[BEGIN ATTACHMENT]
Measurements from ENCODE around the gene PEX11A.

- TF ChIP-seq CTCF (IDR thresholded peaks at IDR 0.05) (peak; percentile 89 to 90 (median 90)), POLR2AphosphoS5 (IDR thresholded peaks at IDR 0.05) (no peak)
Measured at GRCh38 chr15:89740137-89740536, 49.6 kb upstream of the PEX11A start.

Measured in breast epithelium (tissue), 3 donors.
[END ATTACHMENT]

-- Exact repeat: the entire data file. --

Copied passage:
Measurements from ENCODE around the gene PEX11A.

- TF ChIP-seq CTCF (IDR thresholded peaks at IDR 0.05) (peak; percentile 89 to 90 (median 90)), POLR2AphosphoS5 (IDR thresholded peaks at IDR 0.05) (no peak)
Measured at GRCh38 chr15:89740137-89740536, 49.6 kb upstream of the PEX11A start.

Measured in breast epithelium (tissue), 3 donors.